I [taught] myself how to breathe slower. How to slow things down. How to not answer somebody instantaneously… You can always move slower. The world will basically wait for you if you’re deciding something consequential. And you can always say, ‘I’d like to think about that a little bit.’ So the only reason to feel panicked is if you’re panicking yourself, and that’s your fault. You don’t have to do that. You can take your time, you can weigh things. It’s very infrequently that the timing has to be instantaneous.
— Steve Schwarzman, Co-founder and CEO of Blackstone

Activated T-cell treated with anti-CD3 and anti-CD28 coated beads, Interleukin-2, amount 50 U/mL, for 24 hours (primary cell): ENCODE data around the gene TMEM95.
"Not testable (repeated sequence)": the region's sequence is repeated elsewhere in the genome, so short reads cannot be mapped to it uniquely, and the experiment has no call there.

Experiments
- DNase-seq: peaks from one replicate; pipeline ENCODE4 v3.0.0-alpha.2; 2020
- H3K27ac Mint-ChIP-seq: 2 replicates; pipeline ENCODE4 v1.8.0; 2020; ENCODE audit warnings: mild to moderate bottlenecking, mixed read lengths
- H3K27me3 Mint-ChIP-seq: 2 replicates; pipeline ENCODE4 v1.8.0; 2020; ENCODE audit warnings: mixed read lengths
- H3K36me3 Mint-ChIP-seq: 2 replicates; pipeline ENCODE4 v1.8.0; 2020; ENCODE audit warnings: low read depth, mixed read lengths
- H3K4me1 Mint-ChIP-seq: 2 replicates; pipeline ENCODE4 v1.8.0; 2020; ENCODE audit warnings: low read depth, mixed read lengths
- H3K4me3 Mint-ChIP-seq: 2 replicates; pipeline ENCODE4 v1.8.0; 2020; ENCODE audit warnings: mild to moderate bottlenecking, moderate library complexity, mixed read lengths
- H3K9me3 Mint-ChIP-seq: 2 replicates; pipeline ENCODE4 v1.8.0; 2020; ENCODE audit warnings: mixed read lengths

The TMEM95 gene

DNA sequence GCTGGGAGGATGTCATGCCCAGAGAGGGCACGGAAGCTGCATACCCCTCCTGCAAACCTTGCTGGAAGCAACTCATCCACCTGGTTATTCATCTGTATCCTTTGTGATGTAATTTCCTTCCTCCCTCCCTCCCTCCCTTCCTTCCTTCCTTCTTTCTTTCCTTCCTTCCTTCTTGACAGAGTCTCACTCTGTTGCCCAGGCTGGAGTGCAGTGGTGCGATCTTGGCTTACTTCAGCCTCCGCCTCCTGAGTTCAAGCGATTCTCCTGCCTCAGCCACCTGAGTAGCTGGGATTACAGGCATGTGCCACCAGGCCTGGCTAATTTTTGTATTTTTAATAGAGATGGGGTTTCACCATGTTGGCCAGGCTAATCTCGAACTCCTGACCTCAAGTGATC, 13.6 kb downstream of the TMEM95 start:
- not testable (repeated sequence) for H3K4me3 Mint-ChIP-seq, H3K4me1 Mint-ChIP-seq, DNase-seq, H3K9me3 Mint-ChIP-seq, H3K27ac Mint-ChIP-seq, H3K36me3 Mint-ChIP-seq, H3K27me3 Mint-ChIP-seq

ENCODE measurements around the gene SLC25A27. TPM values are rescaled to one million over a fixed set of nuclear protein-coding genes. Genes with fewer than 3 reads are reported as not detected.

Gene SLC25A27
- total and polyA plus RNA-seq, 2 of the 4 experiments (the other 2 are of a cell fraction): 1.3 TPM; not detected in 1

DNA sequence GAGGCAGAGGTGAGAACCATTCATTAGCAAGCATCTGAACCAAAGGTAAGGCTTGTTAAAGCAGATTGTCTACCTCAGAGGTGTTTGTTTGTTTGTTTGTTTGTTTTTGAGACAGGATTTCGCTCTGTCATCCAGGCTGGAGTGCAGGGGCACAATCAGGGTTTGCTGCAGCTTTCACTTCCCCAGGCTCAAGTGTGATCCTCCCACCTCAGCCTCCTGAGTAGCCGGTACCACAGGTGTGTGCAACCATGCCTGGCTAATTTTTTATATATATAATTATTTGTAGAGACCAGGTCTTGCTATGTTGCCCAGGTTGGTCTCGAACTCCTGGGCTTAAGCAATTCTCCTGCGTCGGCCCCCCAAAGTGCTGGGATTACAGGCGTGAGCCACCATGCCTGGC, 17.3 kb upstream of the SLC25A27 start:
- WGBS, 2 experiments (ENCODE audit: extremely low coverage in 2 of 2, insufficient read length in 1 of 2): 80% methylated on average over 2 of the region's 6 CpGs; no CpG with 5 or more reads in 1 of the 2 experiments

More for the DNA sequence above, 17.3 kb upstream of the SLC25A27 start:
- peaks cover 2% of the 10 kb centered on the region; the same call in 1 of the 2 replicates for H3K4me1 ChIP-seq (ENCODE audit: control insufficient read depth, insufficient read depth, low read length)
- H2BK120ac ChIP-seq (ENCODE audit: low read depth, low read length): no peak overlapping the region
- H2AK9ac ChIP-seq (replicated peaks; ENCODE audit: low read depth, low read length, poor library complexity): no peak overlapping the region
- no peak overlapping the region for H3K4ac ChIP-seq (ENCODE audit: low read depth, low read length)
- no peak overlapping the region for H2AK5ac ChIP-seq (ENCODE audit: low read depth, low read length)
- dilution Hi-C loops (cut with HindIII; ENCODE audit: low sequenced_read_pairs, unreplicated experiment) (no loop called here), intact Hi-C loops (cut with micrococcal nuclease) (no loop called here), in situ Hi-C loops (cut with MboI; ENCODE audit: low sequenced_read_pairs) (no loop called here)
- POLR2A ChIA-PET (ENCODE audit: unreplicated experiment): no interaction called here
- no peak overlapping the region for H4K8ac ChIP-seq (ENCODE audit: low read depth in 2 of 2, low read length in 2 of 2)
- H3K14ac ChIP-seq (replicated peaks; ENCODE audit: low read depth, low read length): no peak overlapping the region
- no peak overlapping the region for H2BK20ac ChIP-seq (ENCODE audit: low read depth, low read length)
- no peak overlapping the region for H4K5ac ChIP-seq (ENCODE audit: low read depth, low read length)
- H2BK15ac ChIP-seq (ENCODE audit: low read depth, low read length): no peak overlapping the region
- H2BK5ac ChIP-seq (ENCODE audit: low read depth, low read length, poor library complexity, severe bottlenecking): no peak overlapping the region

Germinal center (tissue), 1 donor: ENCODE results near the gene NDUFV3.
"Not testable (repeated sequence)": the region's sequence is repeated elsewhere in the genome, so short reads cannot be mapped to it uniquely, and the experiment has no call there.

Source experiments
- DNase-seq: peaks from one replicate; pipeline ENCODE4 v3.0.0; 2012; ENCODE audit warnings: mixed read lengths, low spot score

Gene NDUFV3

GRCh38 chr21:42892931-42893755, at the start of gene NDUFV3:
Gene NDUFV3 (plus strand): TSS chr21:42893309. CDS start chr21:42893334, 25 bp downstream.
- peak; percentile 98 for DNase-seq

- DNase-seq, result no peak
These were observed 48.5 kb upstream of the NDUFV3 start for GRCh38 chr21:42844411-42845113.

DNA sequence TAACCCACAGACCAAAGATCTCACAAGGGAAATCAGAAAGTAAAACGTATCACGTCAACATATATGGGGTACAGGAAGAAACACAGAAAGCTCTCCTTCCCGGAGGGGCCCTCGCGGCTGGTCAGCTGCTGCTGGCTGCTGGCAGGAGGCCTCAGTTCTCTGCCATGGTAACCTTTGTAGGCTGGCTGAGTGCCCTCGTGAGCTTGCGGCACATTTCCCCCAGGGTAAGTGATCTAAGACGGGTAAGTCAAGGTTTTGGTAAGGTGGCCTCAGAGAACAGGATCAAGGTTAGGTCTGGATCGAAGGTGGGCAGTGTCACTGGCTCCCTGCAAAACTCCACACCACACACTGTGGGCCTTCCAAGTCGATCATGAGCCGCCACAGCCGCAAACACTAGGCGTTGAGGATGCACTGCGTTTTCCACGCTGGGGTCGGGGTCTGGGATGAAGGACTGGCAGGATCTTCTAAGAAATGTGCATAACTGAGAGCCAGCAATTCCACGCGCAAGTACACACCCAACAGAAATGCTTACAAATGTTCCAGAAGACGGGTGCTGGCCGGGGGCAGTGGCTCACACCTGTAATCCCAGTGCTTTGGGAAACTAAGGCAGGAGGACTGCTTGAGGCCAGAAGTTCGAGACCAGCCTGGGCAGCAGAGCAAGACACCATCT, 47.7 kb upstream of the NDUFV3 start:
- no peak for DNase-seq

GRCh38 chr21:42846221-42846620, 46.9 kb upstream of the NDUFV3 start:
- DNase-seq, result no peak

At one point or another, we’re all faced with exploding offers or other time pressure to close a deal. Maybe the car dealer says they’ll sell the car for a low price if you agree to buy it on the spot. Or a classic Mark Cuban tactic on Shark Tank to give entrepreneurs 30 seconds to accept his offer, or he’s out.
There isn’t unlimited time, and acting quickly has its merits, but there’s often much more time than we believe to decide. Obviously, Schwarzman's advice in decision-making in private equity is more nuanced when it’s generalized. Still, the idea is the same: rarely do we need instantaneous timing when it comes to consequential decisions.
Being prepared and taking your time doesn’t mean waiting for perfect information. You can’t analyze all possible outcomes. But slow down. Take your time. Find the best alternative to the negotiated offer (BATNA). Sleep on it. Make a decision when you have 70% of the information you need to make that decision.